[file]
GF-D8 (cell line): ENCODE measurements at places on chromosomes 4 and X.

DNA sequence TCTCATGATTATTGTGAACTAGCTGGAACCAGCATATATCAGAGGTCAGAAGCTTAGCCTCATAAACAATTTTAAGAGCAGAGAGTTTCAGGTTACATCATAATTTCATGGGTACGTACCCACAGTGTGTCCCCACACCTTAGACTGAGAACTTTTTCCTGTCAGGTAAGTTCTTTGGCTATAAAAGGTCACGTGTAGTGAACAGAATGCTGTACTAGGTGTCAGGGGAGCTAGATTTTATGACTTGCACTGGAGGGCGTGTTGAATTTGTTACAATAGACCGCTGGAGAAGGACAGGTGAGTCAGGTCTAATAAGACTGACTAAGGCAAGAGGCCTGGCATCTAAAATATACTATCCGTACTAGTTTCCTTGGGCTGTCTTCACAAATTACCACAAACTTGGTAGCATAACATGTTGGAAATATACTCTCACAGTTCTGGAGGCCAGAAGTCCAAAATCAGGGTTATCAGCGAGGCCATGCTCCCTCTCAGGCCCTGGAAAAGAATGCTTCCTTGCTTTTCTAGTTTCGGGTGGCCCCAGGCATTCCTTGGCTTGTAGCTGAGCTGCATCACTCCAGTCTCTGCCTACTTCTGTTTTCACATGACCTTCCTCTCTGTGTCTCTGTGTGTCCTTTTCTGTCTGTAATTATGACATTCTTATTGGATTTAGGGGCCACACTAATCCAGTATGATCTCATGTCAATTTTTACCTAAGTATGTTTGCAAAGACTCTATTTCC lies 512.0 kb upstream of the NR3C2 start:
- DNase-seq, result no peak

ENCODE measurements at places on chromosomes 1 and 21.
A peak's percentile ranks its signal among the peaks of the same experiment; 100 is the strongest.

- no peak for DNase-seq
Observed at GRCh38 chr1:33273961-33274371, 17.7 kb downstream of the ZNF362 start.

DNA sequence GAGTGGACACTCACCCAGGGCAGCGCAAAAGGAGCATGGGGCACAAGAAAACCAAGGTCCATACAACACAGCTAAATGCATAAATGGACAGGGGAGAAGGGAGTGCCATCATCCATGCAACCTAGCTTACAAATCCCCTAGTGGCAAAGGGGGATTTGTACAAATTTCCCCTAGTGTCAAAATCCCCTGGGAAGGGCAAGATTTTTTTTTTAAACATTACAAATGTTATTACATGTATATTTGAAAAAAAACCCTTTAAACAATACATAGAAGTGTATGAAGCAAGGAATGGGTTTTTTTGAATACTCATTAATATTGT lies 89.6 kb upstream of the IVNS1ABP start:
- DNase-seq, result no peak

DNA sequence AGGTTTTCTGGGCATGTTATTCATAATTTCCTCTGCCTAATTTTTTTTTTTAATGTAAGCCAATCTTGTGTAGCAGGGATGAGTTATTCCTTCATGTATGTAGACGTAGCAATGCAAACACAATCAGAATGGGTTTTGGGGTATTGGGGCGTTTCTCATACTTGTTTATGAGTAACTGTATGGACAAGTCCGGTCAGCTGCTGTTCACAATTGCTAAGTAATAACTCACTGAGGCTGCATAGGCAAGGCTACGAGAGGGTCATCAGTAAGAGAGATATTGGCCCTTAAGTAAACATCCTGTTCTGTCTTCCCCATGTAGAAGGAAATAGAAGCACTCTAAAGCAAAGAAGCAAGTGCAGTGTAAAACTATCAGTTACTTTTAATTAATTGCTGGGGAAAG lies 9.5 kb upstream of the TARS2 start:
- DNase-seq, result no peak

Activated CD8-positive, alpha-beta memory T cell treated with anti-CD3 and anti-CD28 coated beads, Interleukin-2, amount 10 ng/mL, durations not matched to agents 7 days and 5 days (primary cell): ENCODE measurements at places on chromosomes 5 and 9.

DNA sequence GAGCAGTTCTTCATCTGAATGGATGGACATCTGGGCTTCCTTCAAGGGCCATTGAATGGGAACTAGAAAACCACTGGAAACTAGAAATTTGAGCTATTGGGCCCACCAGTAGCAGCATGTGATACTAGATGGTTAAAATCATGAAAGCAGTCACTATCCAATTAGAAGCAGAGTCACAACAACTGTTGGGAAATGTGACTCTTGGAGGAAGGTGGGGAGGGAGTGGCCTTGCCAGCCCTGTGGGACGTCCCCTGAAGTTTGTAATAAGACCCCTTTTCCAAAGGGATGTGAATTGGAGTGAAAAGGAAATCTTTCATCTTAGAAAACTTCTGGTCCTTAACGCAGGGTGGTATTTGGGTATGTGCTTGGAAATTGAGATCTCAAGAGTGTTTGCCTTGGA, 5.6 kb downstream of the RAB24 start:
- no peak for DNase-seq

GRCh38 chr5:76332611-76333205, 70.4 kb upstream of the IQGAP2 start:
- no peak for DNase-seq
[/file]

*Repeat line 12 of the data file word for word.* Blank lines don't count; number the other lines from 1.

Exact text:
Activated CD8-positive, alpha-beta memory T cell treated with anti-CD3 and anti-CD28 coated beads, Interleukin-2, amount 10 ng/mL, durations not matched to agents 7 days and 5 days (primary cell): ENCODE measurements at places on chromosomes 5 and 9.